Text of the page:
Money traps we are all guilty of falling into - and how to avoid them
Share this article:
In today’s fast-paced, consumption-focused world, hidden fees lurk everywhere. From cellphone contracts to car finance, you are probably paying fees that could be avoided
By spending a little extra time identifying these unnecessary charges, you can redirect that money towards something worthwhile, such as a retirement fund or other long-term savings goals.
It is difficult to go a day without sending a message from your smartphone, browsing the internet or posting to social media. Unfortunately, the costs of these seemingly everyday activities can add up, especially if each service is with a different provider.
What to do: Be aware of what you use and when. Then, shop around for the best provider and package for your needs. That uncapped anytime mobile data contract might sound attractive, but if you’re using your office or home Wifi most of the time, you probably only need a fraction of what it offers for those days when you’re out and about.
If you’re often on calls, opt for a bundled data and voice call package at the same price or less. Third-party subscriptions such as “free ringtones” or horoscope services, could be the reason you find yourself always having to buy airtime or data. Contact your service provider and ask them how to opt-out.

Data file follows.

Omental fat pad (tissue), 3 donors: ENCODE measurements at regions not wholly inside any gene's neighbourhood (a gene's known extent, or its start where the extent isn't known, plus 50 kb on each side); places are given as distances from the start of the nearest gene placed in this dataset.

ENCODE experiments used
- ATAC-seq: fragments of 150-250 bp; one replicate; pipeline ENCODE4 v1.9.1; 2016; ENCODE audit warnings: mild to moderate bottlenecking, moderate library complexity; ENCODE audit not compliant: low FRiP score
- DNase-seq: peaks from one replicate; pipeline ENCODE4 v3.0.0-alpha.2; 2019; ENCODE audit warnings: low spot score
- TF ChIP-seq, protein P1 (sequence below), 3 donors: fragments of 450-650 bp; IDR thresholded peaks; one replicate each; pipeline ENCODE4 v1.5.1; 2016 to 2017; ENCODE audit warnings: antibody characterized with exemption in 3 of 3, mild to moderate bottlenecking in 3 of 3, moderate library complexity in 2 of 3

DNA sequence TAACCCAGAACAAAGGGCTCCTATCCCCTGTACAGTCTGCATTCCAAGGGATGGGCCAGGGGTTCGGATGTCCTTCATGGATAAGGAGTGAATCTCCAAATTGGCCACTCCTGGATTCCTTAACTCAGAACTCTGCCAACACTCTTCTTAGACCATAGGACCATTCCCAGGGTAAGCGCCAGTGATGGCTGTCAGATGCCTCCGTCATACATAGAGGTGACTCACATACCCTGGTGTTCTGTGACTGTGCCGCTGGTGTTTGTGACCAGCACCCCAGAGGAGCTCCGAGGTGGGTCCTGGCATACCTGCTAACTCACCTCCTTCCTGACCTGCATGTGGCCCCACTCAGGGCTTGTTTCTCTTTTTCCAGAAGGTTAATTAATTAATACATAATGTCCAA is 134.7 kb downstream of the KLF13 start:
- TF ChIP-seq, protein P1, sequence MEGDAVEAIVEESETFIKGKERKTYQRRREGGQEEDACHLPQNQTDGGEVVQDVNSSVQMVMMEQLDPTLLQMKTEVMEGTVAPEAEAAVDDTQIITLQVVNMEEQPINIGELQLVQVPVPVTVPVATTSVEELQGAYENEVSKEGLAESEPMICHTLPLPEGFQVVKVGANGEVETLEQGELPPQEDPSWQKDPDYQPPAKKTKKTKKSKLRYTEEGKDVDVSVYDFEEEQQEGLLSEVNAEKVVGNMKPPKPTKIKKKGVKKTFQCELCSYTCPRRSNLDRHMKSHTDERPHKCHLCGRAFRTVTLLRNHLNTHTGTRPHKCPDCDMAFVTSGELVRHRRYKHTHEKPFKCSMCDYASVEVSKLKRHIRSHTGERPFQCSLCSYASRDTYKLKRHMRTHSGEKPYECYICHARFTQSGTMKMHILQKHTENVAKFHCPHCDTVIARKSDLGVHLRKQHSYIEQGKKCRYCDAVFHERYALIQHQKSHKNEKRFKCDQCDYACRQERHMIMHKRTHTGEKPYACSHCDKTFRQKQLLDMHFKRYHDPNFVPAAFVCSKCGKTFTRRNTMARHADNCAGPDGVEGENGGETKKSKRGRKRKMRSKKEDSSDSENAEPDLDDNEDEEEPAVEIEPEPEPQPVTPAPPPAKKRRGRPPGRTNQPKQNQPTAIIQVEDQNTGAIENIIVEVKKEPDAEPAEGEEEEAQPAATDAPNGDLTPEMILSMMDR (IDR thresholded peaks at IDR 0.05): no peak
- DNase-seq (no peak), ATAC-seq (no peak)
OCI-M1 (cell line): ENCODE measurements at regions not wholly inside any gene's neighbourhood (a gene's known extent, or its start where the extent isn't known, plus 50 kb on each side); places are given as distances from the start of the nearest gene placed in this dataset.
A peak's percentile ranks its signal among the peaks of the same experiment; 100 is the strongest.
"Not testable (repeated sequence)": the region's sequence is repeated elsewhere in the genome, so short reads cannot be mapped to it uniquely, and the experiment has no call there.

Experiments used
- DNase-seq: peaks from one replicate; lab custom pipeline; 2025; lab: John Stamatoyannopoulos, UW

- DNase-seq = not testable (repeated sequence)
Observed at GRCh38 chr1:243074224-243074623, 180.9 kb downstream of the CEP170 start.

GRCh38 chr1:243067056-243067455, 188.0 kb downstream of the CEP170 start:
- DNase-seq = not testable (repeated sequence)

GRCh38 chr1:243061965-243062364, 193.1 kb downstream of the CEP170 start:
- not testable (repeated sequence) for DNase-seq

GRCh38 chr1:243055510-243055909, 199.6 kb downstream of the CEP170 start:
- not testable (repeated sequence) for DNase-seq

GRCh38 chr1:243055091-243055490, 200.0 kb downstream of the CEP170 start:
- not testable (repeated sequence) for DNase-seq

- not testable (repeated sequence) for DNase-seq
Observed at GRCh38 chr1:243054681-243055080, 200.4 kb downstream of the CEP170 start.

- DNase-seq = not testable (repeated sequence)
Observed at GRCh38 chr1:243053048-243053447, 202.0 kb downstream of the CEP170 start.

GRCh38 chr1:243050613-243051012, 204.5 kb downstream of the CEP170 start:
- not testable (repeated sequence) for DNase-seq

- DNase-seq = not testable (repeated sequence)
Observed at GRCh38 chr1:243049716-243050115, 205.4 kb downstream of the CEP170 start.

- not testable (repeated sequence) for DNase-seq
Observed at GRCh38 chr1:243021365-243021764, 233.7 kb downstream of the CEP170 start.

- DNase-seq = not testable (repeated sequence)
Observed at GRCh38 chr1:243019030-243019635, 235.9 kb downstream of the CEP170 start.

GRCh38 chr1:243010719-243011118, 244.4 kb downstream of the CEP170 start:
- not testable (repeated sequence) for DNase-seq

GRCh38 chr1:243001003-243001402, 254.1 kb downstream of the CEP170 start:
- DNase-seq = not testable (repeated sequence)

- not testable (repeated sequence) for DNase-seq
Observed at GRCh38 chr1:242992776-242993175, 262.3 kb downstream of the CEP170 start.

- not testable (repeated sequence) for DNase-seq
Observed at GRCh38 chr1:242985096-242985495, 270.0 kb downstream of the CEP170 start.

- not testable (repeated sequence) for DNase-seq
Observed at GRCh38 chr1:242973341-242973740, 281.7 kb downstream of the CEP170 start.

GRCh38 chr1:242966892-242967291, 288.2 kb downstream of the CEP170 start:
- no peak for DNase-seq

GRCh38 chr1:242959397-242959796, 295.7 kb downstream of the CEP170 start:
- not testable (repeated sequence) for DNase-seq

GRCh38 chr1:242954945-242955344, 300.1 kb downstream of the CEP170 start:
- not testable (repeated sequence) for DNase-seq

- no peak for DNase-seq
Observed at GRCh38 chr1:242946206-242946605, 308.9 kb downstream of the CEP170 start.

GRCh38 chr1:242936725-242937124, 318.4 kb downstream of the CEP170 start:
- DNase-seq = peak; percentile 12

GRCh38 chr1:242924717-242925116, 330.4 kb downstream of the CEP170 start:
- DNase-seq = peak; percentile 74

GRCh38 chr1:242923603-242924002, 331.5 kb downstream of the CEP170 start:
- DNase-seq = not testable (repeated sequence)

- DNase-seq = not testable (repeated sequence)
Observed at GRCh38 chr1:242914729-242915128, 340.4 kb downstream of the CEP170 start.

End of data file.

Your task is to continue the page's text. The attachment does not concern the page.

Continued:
For smartphone users, apps running in the background could also berating your data. Go to your device’s settings and check which apps are using data then turn off background data for apps that don’t require this. The money you save on these repeat services could be working hard for you in a long-term savings account.
Succumbing to peer pressure and buying a fancy car could mean you’re paying thousands every month on a depreciating asset. When choosing a car, consider the additional costs of owning a vehicle: Insurance, fuel, tyres, and servicing, to name a few. A car with a monthly premium of R10,000 can end up costing R15,000 per month all-in.
What to do: Ask the salesperson about balloon payments, extended warranties, insurance costs and delivery charges. Add-ons can cost a lot, but some can also be big money savers in the long run. Ask questions, read the fine print and choose carefully. You can also consider buying a demo model or a secondhand car. It’s well-known that a new car loses value as you drive it off the showroom floor and, according to the Automobile Association (AA), a new car will have lost around 40% of its value by the end of the first year. Why not let someone else take that loss and buy a car that’s a year or two old? You can then take the money you save and put it towards your retirement fund instead.
Read the full article and more exciting content on Fast Company SA.